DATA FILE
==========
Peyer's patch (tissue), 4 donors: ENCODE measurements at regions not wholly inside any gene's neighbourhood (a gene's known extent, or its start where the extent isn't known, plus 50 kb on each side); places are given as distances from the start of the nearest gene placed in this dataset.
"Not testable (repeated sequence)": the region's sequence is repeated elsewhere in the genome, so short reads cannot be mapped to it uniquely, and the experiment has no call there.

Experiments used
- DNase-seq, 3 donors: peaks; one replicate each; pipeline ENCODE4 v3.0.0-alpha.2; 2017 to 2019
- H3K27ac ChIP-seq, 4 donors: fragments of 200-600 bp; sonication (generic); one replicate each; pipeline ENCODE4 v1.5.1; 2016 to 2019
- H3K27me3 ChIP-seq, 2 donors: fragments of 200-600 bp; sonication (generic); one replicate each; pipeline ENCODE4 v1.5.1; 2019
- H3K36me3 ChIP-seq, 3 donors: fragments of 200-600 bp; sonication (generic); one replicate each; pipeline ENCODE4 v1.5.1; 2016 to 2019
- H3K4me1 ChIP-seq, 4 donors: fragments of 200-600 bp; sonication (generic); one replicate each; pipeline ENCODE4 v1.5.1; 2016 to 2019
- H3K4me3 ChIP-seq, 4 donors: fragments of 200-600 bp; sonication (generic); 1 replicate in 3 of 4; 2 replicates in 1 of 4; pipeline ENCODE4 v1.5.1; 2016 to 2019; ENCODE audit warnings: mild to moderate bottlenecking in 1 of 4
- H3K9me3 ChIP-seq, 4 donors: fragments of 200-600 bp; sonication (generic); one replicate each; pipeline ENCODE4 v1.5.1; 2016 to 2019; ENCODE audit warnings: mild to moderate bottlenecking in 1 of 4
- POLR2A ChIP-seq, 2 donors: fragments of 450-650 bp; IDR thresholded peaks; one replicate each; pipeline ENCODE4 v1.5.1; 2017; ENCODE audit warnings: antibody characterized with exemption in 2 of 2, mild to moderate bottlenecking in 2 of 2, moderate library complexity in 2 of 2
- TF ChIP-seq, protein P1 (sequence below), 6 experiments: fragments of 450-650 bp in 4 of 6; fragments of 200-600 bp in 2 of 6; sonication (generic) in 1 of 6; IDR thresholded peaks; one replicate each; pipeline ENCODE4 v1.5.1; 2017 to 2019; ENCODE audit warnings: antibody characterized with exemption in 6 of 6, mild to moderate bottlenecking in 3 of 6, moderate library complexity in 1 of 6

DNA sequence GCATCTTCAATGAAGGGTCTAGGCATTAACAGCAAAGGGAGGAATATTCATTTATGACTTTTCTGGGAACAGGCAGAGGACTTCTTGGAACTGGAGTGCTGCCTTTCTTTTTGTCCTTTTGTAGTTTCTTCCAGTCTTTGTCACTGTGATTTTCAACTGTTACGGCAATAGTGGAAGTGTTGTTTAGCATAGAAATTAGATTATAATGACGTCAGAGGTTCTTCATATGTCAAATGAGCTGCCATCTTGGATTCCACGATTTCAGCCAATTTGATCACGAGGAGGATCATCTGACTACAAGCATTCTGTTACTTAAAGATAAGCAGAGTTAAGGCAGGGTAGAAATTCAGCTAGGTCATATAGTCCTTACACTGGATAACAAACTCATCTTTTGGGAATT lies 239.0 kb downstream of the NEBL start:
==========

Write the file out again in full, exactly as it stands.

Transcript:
Peyer's patch (tissue), 4 donors: ENCODE measurements at regions not wholly inside any gene's neighbourhood (a gene's known extent, or its start where the extent isn't known, plus 50 kb on each side); places are given as distances from the start of the nearest gene placed in this dataset.
"Not testable (repeated sequence)": the region's sequence is repeated elsewhere in the genome, so short reads cannot be mapped to it uniquely, and the experiment has no call there.

Experiments used
- DNase-seq, 3 donors: peaks; one replicate each; pipeline ENCODE4 v3.0.0-alpha.2; 2017 to 2019
- H3K27ac ChIP-seq, 4 donors: fragments of 200-600 bp; sonication (generic); one replicate each; pipeline ENCODE4 v1.5.1; 2016 to 2019
- H3K27me3 ChIP-seq, 2 donors: fragments of 200-600 bp; sonication (generic); one replicate each; pipeline ENCODE4 v1.5.1; 2019
- H3K36me3 ChIP-seq, 3 donors: fragments of 200-600 bp; sonication (generic); one replicate each; pipeline ENCODE4 v1.5.1; 2016 to 2019
- H3K4me1 ChIP-seq, 4 donors: fragments of 200-600 bp; sonication (generic); one replicate each; pipeline ENCODE4 v1.5.1; 2016 to 2019
- H3K4me3 ChIP-seq, 4 donors: fragments of 200-600 bp; sonication (generic); 1 replicate in 3 of 4; 2 replicates in 1 of 4; pipeline ENCODE4 v1.5.1; 2016 to 2019; ENCODE audit warnings: mild to moderate bottlenecking in 1 of 4
- H3K9me3 ChIP-seq, 4 donors: fragments of 200-600 bp; sonication (generic); one replicate each; pipeline ENCODE4 v1.5.1; 2016 to 2019; ENCODE audit warnings: mild to moderate bottlenecking in 1 of 4
- POLR2A ChIP-seq, 2 donors: fragments of 450-650 bp; IDR thresholded peaks; one replicate each; pipeline ENCODE4 v1.5.1; 2017; ENCODE audit warnings: antibody characterized with exemption in 2 of 2, mild to moderate bottlenecking in 2 of 2, moderate library complexity in 2 of 2
- TF ChIP-seq, protein P1 (sequence below), 6 experiments: fragments of 450-650 bp in 4 of 6; fragments of 200-600 bp in 2 of 6; sonication (generic) in 1 of 6; IDR thresholded peaks; one replicate each; pipeline ENCODE4 v1.5.1; 2017 to 2019; ENCODE audit warnings: antibody characterized with exemption in 6 of 6, mild to moderate bottlenecking in 3 of 6, moderate library complexity in 1 of 6

DNA sequence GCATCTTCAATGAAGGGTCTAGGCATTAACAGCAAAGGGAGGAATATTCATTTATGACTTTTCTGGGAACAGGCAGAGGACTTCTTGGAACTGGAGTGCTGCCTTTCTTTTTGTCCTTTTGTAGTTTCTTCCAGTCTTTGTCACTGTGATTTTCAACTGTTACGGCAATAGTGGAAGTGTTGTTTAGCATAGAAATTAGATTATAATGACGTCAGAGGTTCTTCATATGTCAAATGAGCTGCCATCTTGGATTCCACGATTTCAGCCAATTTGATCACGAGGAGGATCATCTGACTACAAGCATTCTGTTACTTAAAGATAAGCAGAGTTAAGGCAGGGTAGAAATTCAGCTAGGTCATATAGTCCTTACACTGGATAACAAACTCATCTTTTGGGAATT lies 239.0 kb downstream of the NEBL start: